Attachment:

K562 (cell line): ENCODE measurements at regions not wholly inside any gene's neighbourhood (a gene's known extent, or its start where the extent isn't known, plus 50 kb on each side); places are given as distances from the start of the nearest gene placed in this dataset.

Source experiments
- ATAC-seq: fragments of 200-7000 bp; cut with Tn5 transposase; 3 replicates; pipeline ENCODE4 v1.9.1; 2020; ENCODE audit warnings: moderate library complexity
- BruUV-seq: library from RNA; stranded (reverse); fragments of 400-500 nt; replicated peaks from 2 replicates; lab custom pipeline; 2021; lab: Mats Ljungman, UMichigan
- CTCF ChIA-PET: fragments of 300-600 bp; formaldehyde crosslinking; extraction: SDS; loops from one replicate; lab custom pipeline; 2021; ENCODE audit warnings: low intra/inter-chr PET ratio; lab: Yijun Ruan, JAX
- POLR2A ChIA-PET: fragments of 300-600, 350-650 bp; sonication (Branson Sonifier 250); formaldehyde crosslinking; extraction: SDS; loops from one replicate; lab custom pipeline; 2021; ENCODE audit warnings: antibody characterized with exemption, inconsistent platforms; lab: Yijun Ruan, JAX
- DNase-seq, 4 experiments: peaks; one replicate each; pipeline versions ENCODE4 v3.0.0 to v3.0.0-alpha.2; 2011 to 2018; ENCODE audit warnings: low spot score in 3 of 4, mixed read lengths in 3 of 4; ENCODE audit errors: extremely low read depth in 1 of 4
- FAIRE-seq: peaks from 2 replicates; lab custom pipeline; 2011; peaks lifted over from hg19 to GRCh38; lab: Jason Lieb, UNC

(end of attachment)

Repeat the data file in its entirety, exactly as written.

K562 (cell line): ENCODE measurements at regions not wholly inside any gene's neighbourhood (a gene's known extent, or its start where the extent isn't known, plus 50 kb on each side); places are given as distances from the start of the nearest gene placed in this dataset.

Source experiments
- ATAC-seq: fragments of 200-7000 bp; cut with Tn5 transposase; 3 replicates; pipeline ENCODE4 v1.9.1; 2020; ENCODE audit warnings: moderate library complexity
- BruUV-seq: library from RNA; stranded (reverse); fragments of 400-500 nt; replicated peaks from 2 replicates; lab custom pipeline; 2021; lab: Mats Ljungman, UMichigan
- CTCF ChIA-PET: fragments of 300-600 bp; formaldehyde crosslinking; extraction: SDS; loops from one replicate; lab custom pipeline; 2021; ENCODE audit warnings: low intra/inter-chr PET ratio; lab: Yijun Ruan, JAX
- POLR2A ChIA-PET: fragments of 300-600, 350-650 bp; sonication (Branson Sonifier 250); formaldehyde crosslinking; extraction: SDS; loops from one replicate; lab custom pipeline; 2021; ENCODE audit warnings: antibody characterized with exemption, inconsistent platforms; lab: Yijun Ruan, JAX
- DNase-seq, 4 experiments: peaks; one replicate each; pipeline versions ENCODE4 v3.0.0 to v3.0.0-alpha.2; 2011 to 2018; ENCODE audit warnings: low spot score in 3 of 4, mixed read lengths in 3 of 4; ENCODE audit errors: extremely low read depth in 1 of 4
- FAIRE-seq: peaks from 2 replicates; lab custom pipeline; 2011; peaks lifted over from hg19 to GRCh38; lab: Jason Lieb, UNC